The Supreme Court rejected an appeal Monday from an Indiana law officer fired for refusing to work at a casino.
The state trooper had said that the gambling enforcement assignment would force him to violate his religious beliefs.
Benjamin Endres sued the state and lost. He wanted the Supreme Court to use his case to require law enforcement agencies to accommodate the religious views of employees. Justices refused to take on another religious case.
Endres, who is Baptist, said he was not opposed to general casino crime-fighting, but could not go along when the state designated him a full-time gaming officer and ordered him to report to a casino in Michigan City, Ind.
A federal law protects people from discrimination based on religion. The 7th U.S. Circuit Court of Appeals in Chicago said the law does not require police and fire departments to assign workers to duties compatible with their principles.
That would be tough, the appeals judges said, because of the varying religious objections. “Must prostitutes be left exposed to slavery or murder at the hands of pimps because protecting them from crime would encourage them to ply their trade and thus offend almost every religious faith?” the court asked.
One of the attorneys representing Endres, Jeremy Taylor, told justices that “public servants will find their religious freedom in greater peril than those they protect.”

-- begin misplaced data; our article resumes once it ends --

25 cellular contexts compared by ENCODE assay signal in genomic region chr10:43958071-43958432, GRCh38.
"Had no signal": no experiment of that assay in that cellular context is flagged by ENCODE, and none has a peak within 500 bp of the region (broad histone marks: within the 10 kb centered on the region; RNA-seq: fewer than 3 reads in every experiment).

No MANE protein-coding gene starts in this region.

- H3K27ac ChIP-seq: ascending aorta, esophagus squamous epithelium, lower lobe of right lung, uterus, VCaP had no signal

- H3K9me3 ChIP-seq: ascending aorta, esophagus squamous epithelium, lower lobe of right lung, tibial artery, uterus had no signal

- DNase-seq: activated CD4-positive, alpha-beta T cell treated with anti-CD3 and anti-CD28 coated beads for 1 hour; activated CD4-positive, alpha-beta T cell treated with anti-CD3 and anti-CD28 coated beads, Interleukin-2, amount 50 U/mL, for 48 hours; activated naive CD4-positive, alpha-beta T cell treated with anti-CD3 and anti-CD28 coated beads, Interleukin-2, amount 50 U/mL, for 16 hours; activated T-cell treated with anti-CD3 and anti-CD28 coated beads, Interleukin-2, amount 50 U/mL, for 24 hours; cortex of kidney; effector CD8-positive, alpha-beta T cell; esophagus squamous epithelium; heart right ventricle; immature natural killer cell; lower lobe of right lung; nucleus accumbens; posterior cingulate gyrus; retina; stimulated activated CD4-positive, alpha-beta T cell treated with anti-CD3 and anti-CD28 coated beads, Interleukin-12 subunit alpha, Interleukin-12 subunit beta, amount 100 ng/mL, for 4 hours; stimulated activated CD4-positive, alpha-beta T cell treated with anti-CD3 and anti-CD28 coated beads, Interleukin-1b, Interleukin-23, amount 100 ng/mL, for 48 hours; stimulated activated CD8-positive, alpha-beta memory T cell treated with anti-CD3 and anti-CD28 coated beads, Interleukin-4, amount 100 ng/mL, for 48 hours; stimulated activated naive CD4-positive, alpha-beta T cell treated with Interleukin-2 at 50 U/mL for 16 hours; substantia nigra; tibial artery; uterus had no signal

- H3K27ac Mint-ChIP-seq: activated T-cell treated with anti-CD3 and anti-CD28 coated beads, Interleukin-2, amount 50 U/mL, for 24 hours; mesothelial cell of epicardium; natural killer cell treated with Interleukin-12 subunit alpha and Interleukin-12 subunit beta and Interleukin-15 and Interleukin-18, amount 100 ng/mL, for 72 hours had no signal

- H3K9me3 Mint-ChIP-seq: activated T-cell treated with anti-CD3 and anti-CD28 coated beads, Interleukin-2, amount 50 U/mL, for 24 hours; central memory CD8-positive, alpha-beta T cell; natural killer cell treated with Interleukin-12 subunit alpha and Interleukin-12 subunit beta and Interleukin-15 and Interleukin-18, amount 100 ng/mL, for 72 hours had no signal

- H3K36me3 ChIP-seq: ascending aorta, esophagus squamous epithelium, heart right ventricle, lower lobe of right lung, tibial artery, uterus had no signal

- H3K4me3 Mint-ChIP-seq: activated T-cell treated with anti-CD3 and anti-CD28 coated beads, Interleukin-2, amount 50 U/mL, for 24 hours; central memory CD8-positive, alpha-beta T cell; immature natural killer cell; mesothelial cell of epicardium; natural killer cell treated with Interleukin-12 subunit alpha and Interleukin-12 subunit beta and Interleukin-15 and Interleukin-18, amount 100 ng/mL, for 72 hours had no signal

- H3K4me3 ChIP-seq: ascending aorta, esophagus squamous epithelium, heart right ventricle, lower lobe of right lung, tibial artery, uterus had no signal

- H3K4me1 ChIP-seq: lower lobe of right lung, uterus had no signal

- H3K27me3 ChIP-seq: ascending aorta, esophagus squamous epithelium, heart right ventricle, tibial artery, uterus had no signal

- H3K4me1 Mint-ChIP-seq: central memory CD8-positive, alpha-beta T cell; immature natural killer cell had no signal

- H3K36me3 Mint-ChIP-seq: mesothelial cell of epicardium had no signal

Also Monday, the Supreme Court agreed to hear a case that would clarify when law officers can be sued for arresting suspects, on charges that later fall apart.
Justices will consider the appeal of two Washington state patrol officers who arrested a man for tape recording their conversation during a traffic stop. The man spent the night in jail.
An appeals court said the officers did not have probable cause to arrest Jerome Anthony “Tony” Alford in 1997 for violating a state privacy law — because the taping was not illegal.
Alford filed a lawsuit claiming his constitutional rights were violated, but the officers argued in their defense that they had probable cause to arrest him on other charges, because he appeared to be impersonating an officer and his car was equipped with flashing headlights like those on police cars and he had a police scanner, handcuffs and special radio.
Alford’s lawyer told justices in a filing that officers “are not entitled to rationalize a bad arrest by dredging up any illegal conduct that the plaintiff might have (at some time) committed.”
But Washington state attorneys, backed by California, argued that officers need flexibility to make arrests.
The cases are Endres v. Indiana State Police 03-1183 and Devenpeck v. Alford, 03-710.